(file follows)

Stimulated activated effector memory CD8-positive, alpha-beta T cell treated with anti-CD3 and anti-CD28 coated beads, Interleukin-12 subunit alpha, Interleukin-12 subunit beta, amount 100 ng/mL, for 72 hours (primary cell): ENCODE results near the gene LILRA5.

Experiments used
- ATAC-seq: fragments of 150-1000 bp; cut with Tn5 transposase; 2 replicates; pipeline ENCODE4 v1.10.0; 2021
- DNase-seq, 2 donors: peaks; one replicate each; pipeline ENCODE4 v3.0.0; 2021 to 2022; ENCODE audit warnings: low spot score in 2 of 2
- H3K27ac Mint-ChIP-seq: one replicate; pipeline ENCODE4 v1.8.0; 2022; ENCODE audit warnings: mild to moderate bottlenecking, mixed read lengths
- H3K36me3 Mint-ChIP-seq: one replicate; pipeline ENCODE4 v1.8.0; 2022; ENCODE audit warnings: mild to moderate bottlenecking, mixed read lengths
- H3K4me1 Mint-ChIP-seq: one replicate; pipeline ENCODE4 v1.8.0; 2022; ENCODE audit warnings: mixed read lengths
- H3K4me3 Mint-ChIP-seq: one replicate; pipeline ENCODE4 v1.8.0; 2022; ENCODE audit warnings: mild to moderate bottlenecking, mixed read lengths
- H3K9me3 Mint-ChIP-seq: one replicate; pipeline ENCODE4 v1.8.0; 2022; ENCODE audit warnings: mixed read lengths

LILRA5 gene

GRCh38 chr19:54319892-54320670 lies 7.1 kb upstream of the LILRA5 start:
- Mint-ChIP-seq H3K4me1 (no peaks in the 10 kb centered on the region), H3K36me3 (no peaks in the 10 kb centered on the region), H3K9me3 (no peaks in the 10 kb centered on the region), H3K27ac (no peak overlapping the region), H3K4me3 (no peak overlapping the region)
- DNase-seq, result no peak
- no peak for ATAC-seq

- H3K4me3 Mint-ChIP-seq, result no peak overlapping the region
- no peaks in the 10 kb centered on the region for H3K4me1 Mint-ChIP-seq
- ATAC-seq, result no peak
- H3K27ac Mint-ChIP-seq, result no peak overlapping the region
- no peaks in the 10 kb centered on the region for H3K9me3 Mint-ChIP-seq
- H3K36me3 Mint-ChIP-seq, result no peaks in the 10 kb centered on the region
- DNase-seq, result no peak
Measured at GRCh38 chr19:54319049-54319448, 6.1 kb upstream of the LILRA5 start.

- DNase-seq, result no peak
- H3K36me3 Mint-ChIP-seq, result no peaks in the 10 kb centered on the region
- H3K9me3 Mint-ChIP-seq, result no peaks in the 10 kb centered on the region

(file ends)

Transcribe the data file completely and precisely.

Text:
Stimulated activated effector memory CD8-positive, alpha-beta T cell treated with anti-CD3 and anti-CD28 coated beads, Interleukin-12 subunit alpha, Interleukin-12 subunit beta, amount 100 ng/mL, for 72 hours (primary cell): ENCODE results near the gene LILRA5.

Experiments used
- ATAC-seq: fragments of 150-1000 bp; cut with Tn5 transposase; 2 replicates; pipeline ENCODE4 v1.10.0; 2021
- DNase-seq, 2 donors: peaks; one replicate each; pipeline ENCODE4 v3.0.0; 2021 to 2022; ENCODE audit warnings: low spot score in 2 of 2
- H3K27ac Mint-ChIP-seq: one replicate; pipeline ENCODE4 v1.8.0; 2022; ENCODE audit warnings: mild to moderate bottlenecking, mixed read lengths
- H3K36me3 Mint-ChIP-seq: one replicate; pipeline ENCODE4 v1.8.0; 2022; ENCODE audit warnings: mild to moderate bottlenecking, mixed read lengths
- H3K4me1 Mint-ChIP-seq: one replicate; pipeline ENCODE4 v1.8.0; 2022; ENCODE audit warnings: mixed read lengths
- H3K4me3 Mint-ChIP-seq: one replicate; pipeline ENCODE4 v1.8.0; 2022; ENCODE audit warnings: mild to moderate bottlenecking, mixed read lengths
- H3K9me3 Mint-ChIP-seq: one replicate; pipeline ENCODE4 v1.8.0; 2022; ENCODE audit warnings: mixed read lengths

LILRA5 gene

GRCh38 chr19:54319892-54320670 lies 7.1 kb upstream of the LILRA5 start:
- Mint-ChIP-seq H3K4me1 (no peaks in the 10 kb centered on the region), H3K36me3 (no peaks in the 10 kb centered on the region), H3K9me3 (no peaks in the 10 kb centered on the region), H3K27ac (no peak overlapping the region), H3K4me3 (no peak overlapping the region)
- DNase-seq, result no peak
- no peak for ATAC-seq

- H3K4me3 Mint-ChIP-seq, result no peak overlapping the region
- no peaks in the 10 kb centered on the region for H3K4me1 Mint-ChIP-seq
- ATAC-seq, result no peak
- H3K27ac Mint-ChIP-seq, result no peak overlapping the region
- no peaks in the 10 kb centered on the region for H3K9me3 Mint-ChIP-seq
- H3K36me3 Mint-ChIP-seq, result no peaks in the 10 kb centered on the region
- DNase-seq, result no peak
Measured at GRCh38 chr19:54319049-54319448, 6.1 kb upstream of the LILRA5 start.

- DNase-seq, result no peak
- H3K36me3 Mint-ChIP-seq, result no peaks in the 10 kb centered on the region
- H3K9me3 Mint-ChIP-seq, result no peaks in the 10 kb centered on the region